This Tuesday, December 2nd, YaYa had her 1st Reconciliation along with 16 other kids at our parish.
In the days leading up to the Sacrament she was very introspective and nervous. Occasionally she'd flash a bit of my Catholic respect for tradition and follow-it up a moment later with objections she inherited from her Mom's Lutheran DNA :)
In the final tally, it all boiled down to her concern that the penance would be too harsh.
The ceremony was held at 6 pm and was for immediate family only, but given the nature of the activity - you of course have to sit and wait your turn, and then wait for everyone that follows - we wisely got rid of the kids and took YaYa alone.
Beforehand we presented her with a gift of Bratz lotion and lip balm and a nice necklace to wear.
She was so gung-ho we arrived with forty minutes to spare and went for dinner at a Noodles & Company nearby, a meal itself punctuated by her nervous cries of "How much time is left?"
The public ceremony was short, but we were second to last among the families so the wait was just shy of an hour. We accompanied YaYa to the confessional room, formally introduced her to the priest, then waited for her to finish before leading her to the altar and lighting a candle from the Unity Candle. She was also given a button and ribbon reading 'Shepherd me Lord Reconciliation 2008'.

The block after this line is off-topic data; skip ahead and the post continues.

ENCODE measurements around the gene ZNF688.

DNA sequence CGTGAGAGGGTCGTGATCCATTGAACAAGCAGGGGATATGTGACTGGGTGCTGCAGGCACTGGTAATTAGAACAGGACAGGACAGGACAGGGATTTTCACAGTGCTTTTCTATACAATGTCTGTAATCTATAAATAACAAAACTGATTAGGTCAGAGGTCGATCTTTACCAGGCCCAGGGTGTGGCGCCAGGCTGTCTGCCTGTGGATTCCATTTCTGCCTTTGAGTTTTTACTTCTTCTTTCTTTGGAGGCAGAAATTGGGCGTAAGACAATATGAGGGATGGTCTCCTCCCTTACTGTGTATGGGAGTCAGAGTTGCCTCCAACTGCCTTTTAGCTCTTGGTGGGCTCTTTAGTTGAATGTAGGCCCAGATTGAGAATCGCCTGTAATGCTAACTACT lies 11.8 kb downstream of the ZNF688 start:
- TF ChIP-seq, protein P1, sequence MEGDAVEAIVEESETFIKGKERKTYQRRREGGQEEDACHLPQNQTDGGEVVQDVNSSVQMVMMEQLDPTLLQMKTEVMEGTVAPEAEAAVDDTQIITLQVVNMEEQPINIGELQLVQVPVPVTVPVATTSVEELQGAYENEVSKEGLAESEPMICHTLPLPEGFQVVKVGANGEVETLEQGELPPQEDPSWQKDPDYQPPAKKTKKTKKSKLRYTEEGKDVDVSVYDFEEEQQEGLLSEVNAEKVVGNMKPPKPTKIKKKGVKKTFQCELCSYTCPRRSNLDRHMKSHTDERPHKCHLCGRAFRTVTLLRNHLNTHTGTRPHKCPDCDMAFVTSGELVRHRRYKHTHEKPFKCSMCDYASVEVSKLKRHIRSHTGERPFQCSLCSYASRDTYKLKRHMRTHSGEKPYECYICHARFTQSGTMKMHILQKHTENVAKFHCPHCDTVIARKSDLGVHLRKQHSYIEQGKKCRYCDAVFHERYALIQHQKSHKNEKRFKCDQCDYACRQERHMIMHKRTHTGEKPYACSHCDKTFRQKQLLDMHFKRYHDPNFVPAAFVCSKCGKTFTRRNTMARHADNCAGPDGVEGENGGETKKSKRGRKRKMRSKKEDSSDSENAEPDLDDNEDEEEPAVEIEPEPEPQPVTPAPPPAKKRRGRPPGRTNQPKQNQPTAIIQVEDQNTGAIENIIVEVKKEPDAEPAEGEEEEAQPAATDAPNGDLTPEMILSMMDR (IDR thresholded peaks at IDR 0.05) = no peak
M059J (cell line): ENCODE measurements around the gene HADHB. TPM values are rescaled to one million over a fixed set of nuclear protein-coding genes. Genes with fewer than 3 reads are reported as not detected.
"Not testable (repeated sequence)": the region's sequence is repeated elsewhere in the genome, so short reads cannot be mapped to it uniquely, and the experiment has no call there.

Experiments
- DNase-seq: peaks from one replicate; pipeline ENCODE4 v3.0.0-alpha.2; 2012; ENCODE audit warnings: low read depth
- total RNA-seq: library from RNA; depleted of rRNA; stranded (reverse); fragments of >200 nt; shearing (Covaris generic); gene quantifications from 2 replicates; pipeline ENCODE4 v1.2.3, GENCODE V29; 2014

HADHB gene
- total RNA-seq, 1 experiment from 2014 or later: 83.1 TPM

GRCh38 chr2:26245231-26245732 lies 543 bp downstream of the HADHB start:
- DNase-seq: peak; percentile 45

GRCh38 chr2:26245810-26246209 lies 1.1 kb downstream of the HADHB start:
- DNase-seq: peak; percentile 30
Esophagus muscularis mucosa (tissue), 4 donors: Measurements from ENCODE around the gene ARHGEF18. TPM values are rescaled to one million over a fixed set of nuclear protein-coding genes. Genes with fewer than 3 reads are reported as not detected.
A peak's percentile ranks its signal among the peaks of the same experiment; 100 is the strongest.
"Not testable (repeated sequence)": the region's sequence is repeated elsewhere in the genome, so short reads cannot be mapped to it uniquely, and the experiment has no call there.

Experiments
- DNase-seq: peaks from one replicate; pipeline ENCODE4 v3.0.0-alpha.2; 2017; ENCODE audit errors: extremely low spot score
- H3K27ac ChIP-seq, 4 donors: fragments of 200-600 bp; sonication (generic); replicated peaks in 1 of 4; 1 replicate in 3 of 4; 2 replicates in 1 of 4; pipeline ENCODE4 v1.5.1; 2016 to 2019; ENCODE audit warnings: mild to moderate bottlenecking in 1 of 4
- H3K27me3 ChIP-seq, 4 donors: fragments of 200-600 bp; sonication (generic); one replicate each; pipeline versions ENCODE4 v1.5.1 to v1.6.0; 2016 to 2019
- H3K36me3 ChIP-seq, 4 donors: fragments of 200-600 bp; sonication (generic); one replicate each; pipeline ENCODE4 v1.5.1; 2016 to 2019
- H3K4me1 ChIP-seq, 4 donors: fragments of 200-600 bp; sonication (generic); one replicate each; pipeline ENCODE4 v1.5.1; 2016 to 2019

The 'harsh' penance she'd dreaded? "Hug your Mom and Dad and tell them you love them."
I snorted. "You got off easy because Father knows me."
Afterwards there was cake and punch in the school cafeteria.
Each child had a special place mat with their name on the front and a personal congratulatory message created by one of the kids in an older grade. YaYa had completely missed it because it was written in cursive, which to her might as well be French.
Here's YaYa with her Sunday school teacher
[One very nice, non-YaYa related note: when Father was told of my layoff he took me aside and told me to call him if I needed anything, from a letter of reference to a sympathetic ear, money or anything else. "It wouldn't be a handout, it would be a helping hand. And no one would have to know a thing. Lord knows you've certainly done enough for me and this Parish over the years," he said.
I was very moved, as was Lisa, although she herself was unaware of some of the assistance I'd provided to the Parish via my old job.]
We were both very proud of YaYa, and look with happiness to her First Communion in May.